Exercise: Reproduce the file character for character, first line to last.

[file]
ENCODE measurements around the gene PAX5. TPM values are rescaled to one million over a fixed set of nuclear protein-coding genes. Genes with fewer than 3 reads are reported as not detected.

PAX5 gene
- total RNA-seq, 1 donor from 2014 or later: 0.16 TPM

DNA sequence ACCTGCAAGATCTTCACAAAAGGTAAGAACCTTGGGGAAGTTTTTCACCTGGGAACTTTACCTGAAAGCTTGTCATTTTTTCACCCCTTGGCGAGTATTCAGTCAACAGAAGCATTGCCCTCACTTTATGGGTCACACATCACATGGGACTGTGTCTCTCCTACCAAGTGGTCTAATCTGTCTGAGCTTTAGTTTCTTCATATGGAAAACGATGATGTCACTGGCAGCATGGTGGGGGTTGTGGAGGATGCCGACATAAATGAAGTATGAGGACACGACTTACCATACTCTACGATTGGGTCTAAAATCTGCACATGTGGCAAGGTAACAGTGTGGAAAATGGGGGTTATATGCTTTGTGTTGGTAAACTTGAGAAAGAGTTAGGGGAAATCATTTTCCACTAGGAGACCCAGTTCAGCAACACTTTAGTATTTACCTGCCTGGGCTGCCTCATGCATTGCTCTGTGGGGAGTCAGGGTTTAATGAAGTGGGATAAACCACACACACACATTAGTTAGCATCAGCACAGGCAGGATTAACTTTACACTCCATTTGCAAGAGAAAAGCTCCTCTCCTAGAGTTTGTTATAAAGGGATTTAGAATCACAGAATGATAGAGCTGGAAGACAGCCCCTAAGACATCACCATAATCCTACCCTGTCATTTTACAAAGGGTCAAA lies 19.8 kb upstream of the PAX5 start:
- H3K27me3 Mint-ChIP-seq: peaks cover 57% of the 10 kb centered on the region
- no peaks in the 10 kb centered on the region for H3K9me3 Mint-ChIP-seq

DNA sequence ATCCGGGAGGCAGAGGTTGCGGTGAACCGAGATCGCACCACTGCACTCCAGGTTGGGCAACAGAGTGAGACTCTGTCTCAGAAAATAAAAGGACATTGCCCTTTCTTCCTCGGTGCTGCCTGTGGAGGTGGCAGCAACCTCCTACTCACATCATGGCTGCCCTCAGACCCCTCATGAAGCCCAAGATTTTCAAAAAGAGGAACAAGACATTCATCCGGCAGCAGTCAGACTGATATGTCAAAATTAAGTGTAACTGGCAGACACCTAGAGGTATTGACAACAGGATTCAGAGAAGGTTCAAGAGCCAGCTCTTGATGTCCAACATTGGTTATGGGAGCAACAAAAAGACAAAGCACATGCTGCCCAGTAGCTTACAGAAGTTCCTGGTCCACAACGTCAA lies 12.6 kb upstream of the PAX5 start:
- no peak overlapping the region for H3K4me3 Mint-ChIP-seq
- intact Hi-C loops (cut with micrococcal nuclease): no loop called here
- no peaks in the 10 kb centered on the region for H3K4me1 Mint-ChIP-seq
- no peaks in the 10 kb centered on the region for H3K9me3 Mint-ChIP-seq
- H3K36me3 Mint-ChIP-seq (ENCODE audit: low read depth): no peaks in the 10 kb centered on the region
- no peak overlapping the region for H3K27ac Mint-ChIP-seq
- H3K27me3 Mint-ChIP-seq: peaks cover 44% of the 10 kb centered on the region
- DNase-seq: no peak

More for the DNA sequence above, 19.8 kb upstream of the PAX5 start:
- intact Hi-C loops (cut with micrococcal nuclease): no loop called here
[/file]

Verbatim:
ENCODE measurements around the gene PAX5. TPM values are rescaled to one million over a fixed set of nuclear protein-coding genes. Genes with fewer than 3 reads are reported as not detected.

PAX5 gene
- total RNA-seq, 1 donor from 2014 or later: 0.16 TPM

DNA sequence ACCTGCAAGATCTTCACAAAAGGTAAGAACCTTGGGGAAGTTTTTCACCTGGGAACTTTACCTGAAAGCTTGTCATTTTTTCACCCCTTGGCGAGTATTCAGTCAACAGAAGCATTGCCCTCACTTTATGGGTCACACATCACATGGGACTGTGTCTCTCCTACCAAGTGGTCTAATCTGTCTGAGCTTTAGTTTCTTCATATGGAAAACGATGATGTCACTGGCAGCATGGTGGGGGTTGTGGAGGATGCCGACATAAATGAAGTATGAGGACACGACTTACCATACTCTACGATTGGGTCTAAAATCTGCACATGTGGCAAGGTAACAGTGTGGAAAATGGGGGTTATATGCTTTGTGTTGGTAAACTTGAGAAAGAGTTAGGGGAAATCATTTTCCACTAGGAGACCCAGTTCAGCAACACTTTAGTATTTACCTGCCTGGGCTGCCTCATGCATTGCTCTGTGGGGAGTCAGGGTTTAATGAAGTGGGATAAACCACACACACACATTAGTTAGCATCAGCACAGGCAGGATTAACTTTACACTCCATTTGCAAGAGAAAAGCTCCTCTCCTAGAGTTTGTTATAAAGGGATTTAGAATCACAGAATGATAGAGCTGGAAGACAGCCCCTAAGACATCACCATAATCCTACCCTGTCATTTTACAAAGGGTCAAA lies 19.8 kb upstream of the PAX5 start:
- H3K27me3 Mint-ChIP-seq: peaks cover 57% of the 10 kb centered on the region
- no peaks in the 10 kb centered on the region for H3K9me3 Mint-ChIP-seq

DNA sequence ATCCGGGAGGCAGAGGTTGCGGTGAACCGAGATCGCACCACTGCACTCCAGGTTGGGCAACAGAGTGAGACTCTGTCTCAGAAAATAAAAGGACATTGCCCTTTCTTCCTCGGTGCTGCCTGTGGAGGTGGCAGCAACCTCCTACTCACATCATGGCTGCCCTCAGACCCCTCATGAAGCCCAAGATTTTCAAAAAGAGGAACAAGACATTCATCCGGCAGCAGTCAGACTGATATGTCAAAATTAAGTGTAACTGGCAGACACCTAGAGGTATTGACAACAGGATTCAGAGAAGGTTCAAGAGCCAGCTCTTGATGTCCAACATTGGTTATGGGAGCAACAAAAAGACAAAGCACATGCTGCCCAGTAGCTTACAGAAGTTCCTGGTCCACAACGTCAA lies 12.6 kb upstream of the PAX5 start:
- no peak overlapping the region for H3K4me3 Mint-ChIP-seq
- intact Hi-C loops (cut with micrococcal nuclease): no loop called here
- no peaks in the 10 kb centered on the region for H3K4me1 Mint-ChIP-seq
- no peaks in the 10 kb centered on the region for H3K9me3 Mint-ChIP-seq
- H3K36me3 Mint-ChIP-seq (ENCODE audit: low read depth): no peaks in the 10 kb centered on the region
- no peak overlapping the region for H3K27ac Mint-ChIP-seq
- H3K27me3 Mint-ChIP-seq: peaks cover 44% of the 10 kb centered on the region
- DNase-seq: no peak

More for the DNA sequence above, 19.8 kb upstream of the PAX5 start:
- intact Hi-C loops (cut with micrococcal nuclease): no loop called here